TypeScript and React, Part 5

HOC Example: Access the Query String

This is part of this series of blog posts introducing TypeScript and React. Here’s Part 1.

React-router 4 removed the query string parsing feature that was present in past versions. This is a good example of where a React higher order control would make a good substitute. Instead of forcing Components to take dependencies on both the location and a query-string parser, making things hard to test and refactor, it’d be much easier to create a wrapper that does the boring parsing work for you and DRYs out your code.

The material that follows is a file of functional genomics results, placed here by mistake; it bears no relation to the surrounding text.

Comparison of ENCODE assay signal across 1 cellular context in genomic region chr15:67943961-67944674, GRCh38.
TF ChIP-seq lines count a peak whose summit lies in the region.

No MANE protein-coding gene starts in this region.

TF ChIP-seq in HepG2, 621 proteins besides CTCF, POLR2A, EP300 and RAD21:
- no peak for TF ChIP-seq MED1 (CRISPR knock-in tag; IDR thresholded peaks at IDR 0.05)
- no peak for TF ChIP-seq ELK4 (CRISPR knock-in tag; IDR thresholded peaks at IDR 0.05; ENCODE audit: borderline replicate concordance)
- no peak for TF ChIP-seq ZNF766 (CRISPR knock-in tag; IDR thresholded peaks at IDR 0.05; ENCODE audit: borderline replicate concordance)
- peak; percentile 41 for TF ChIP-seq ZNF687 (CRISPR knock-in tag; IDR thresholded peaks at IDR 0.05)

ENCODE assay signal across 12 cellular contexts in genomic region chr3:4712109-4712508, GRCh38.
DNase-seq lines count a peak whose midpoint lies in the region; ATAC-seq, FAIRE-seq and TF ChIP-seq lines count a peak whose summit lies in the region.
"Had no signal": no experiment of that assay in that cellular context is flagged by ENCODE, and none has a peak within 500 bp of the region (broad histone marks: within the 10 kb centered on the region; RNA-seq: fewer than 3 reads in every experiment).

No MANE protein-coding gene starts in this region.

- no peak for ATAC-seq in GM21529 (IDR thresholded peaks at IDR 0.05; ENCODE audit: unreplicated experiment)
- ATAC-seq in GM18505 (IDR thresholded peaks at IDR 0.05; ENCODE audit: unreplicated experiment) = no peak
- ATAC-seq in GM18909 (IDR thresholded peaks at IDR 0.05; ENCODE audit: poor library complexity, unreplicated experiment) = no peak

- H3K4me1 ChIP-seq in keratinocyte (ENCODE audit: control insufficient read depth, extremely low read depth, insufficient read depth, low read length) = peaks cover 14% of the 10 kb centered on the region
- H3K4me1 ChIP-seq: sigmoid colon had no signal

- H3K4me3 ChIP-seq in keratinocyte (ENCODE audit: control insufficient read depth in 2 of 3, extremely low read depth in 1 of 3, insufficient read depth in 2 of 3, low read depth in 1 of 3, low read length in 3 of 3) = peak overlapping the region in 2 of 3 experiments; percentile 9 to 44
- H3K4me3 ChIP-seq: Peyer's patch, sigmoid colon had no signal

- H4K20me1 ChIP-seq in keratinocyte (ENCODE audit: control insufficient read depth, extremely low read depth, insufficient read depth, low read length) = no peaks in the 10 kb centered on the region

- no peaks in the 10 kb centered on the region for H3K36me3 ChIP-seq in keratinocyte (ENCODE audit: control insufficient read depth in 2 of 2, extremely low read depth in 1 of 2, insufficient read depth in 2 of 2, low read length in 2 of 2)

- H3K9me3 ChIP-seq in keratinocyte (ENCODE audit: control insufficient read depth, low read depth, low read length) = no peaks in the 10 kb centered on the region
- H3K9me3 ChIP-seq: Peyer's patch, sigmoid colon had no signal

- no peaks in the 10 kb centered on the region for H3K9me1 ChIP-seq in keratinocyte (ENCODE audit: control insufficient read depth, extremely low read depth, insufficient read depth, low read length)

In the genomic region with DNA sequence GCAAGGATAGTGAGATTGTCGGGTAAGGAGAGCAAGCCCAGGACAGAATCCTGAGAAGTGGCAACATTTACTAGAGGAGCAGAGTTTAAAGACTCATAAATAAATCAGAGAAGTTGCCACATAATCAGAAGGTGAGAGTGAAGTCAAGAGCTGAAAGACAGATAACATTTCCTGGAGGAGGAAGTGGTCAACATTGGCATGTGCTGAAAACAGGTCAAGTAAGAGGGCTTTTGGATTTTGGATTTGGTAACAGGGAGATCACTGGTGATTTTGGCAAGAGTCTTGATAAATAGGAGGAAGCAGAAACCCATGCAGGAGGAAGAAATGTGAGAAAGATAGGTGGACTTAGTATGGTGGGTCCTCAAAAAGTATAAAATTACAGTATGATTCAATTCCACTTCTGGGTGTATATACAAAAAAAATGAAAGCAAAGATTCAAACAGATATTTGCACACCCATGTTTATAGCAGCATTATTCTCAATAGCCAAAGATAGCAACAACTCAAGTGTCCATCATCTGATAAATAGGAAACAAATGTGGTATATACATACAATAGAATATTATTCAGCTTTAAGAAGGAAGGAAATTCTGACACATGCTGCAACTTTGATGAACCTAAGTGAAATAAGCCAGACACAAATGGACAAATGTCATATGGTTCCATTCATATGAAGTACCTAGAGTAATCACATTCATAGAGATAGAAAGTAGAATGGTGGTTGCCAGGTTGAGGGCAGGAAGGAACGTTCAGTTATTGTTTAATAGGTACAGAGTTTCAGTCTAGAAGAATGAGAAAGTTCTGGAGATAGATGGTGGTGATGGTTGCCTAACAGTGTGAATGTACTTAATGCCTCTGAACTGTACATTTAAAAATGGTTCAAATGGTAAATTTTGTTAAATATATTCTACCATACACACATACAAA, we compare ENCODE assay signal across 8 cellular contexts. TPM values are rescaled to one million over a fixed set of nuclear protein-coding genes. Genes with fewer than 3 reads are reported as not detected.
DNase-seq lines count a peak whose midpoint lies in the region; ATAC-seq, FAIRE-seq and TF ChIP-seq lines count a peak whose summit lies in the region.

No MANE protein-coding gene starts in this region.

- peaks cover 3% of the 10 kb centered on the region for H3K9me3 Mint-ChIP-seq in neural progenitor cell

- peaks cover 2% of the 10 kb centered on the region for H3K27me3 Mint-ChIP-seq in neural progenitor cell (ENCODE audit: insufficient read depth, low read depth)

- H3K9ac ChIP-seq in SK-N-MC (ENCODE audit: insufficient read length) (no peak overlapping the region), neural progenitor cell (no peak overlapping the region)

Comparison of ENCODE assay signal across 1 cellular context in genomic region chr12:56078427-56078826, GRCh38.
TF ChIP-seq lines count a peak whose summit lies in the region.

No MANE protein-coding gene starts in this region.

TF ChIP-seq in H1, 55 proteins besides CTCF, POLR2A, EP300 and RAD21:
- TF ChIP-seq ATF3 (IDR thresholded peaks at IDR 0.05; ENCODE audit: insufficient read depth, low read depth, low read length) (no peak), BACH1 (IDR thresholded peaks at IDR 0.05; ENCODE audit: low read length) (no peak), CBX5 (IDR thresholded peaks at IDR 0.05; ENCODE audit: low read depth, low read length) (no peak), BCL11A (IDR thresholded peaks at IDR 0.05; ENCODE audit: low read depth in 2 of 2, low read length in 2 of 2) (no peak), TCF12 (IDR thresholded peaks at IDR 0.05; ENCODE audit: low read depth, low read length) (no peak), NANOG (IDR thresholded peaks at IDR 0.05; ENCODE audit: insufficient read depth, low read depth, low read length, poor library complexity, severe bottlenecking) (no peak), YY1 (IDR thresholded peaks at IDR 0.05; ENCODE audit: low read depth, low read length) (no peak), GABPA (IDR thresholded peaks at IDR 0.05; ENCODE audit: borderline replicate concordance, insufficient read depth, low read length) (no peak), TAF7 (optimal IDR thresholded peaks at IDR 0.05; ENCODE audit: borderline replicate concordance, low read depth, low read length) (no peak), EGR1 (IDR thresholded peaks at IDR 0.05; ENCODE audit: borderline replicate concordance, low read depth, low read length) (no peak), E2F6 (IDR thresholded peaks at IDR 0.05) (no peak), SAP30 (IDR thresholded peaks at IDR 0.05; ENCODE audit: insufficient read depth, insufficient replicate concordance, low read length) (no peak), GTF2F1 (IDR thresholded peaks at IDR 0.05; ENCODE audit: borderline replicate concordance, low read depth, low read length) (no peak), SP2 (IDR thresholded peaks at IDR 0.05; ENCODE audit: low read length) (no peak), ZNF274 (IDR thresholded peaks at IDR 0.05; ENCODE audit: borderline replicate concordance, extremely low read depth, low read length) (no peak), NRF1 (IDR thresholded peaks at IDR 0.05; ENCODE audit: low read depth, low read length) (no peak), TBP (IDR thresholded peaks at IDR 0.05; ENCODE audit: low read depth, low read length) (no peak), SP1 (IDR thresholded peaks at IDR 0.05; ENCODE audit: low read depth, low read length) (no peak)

This follows the TypeScript HOC template I described in the previous post, where a component implements an interface describing the props it expects to be injected (in this case, a “params” object of type any).

query-string was the first query-string parser I came up with via Google:

> yarn add query-string

Here’s a quick example with react-router-dom 4.0.9:

… and some tests:

That one line in the test shows how to wrap a component—normally it would be the default export:

export default withQueryString(MyComponent);

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